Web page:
Quiet Mini-ITX Gamer Build Guide

Do-It-Yourself Systems | Silent PC Build Guides
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A quiet system in a smaller form factor is our followup to the Quiet ATX Gaming Build Guides (the first here, the R5 version here) posted in the last couple of weeks. Jumping straight into component options, the big question is, "Which case?" This is the single most important choice when planning any quiet/silent PC, and it becomes increasingly important with smaller cases. This is because airflow in smaller cases is usually more restricted than in larger ones, while hot components are packed together more closely. A small case needs very good ventilation, yet there is less space in which to put ventilation holes, and almost no space for any noise blocking panel liners. In general, it is much harder to achiever low noise with hot small systems than with larger ones. It's ironic and unfortunate because smaller PCs usually get placed closer to the user, most often atop the desk where its noise has a more direct path to the user's ears.

You cannot usually expect a small system to achieve the same level of ultra low noise as a larger one like SPCR's Fractal Design R4 and R5 ATX Gaming Systems if similar components are employed. The R5 revision of the ATX gamer was able to stay at a smooth and near-silent 17 [email protected] even at full load. However, our first mini-ITX Gamer actually betters those systems at idle (admittedly by only a dBA), and comes very close at load, running virtually identical heat-producing components: A GTX 980 video card and a Core i5-4690K CPU. Yes, this is another high performance gaming rig.

COMPONENT SELECTION

CASE: Many were considered seriously, and a handful were provided by suppliers in time for us to examine firsthand before making our decision. The smallest mITX cases were ruled out simply because they generally could not house the larger VGA cards and CPU heatsinks being considered. Most of the prospects are some 30 litres or larger in volume, which makes them almost as large as standard ATX cases.

nCase M1 is petite 12.6 liters, very attractive, cleverly designed, pricey at US$190 before shipping and taxes (including duties in many cases), and truly a limited edition product. We are about the only hardware site to have reviewed the nCase and we have a sample on hand. Try as we might, we could not turn it into a SPCR-quiet serious gaming rig. One final cooling solution is on its way, but until it arrives, the M1 is out of the running.

Silverstone Sugo SG07 is a larger breadbox style case but still small compared to most gaming-oriented mITX cases at under 15 liers. It also tackles a foot-long video card, ATX PSU, 2 SSDs and a HDD, and features a 180mm fan. The Sugo SG08 and Sugo SG08-LITE are newer version of the same case. Combined with Silverstone's 600W SFX 80+ Gold PSU, these could be formidable gaming cases.

Fractal Design Node 304 is the largest breadbox style case considered here at 19.5 liters, with room for up to 6 HDDs, dual 92mm intake fans and 140mm exhaust fan, a standard ATX PSU and a 165mm tall CPU cooler. Ditch two of the HDD bays and a video card nearly a foot long can be accommodated. Our review did not explore its gaming potential but we believe it could be a good performer with a hot VGA card.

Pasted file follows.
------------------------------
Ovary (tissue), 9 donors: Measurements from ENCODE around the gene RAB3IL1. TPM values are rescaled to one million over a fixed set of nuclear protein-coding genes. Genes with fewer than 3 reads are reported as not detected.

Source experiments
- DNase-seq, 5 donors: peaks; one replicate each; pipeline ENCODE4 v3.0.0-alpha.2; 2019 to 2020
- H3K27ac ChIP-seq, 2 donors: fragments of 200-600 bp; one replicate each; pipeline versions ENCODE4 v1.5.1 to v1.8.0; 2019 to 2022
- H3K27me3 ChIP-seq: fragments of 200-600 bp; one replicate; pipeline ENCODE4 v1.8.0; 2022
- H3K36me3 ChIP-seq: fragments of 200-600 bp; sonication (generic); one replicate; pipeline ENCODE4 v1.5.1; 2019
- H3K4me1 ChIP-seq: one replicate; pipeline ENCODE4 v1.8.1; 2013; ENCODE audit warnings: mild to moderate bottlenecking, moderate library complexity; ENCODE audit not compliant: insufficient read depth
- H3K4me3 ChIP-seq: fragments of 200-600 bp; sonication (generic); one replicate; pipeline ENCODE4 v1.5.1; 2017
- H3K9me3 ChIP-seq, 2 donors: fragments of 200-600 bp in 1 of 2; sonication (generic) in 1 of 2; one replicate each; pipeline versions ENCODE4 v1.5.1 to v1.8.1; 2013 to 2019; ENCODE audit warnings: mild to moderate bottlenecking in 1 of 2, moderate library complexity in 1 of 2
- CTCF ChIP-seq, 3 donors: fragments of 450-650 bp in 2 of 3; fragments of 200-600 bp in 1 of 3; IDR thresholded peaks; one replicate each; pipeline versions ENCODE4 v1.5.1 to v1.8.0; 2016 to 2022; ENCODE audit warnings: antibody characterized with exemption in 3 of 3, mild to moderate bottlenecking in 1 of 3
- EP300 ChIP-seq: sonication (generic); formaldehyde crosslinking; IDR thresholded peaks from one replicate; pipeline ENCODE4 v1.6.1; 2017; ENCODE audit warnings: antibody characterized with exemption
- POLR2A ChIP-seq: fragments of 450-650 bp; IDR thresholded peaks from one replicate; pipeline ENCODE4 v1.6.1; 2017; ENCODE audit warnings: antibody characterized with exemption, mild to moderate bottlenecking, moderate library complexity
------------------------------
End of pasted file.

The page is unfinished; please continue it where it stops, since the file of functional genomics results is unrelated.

Silverstone Sugo SG09 is a crafty marriage of breadbox and mini-tower style of just 23 liter volume that manages to fit up to Micro-ATX boards, full length graphics cards, multiple SSDs and HDDs, ATX PSUs, and a 180mm cooling fan. The Sugo SG10 has a more attractive brushed aluminum fascia, a sample of which we're awaiting.

Bitfenix Prodigy has become one of the most popular cases for gamers using mini-ITX boards. Even if you exclude the extra height of the top and bottom handles, the Prodigy takes up nearly 31 liters. But its interior layout allows the use of tall CPU tower heatsinks, graphics card over a foot in length, a standard ATX12V PSU and still have room for a couple of SSDs or HDDs. It's also priced modestly at ~US$80 and a pethora of customization features like colored facis and handles are offered. Unfortunately, Bitfenix did not get us a sample in time for this guide.

Corsair Carbide Air 240 is a cube-style 33-liter micro-ATX case with side-by-side separate thermal zones that struck us as innovative and inventive. No limit in PSu size, room for lots of SSDs and HDDs. The catch is that the height of both VGA card and CPU cooler is limited. This excludes the big, quiet, heatsink-equipped ASUS Strix GTX 970/980 and equivalent MSI GTX 970/980 cards, as well as all 120mm fan tower CPU heatsinks. We have a build in this case that's very close to complete, but it still requires some tweaks to bring the acoustics in line with our standards. No go for this round.

In the end, availability and style won out: A sample of the ROSEWILL LEGACY W1-S was already on hand, and despite its 31 liter size, its style is strikingly similar to the nCase M1. The basic configuration is like the Bifenix Prodigy, with the interior divided into two levels, the upper 3/4 (roughly) for the motherboard and drives, and the lower quarter for a power supply and cables. It is large compared to traditional mini-ITX systems without discrete VGA cards, but the footprint is only marginally wider than the classic breadbox style small PC.


Shrink it >50% and the Rosewill Legacy W1-S could be an nCase M1 subtitute, at least on the outside...


...except from the back, where a 14cm exhaust fan resides. This case has room enough for big CPU coolers and at least a 2-slot VGA card.


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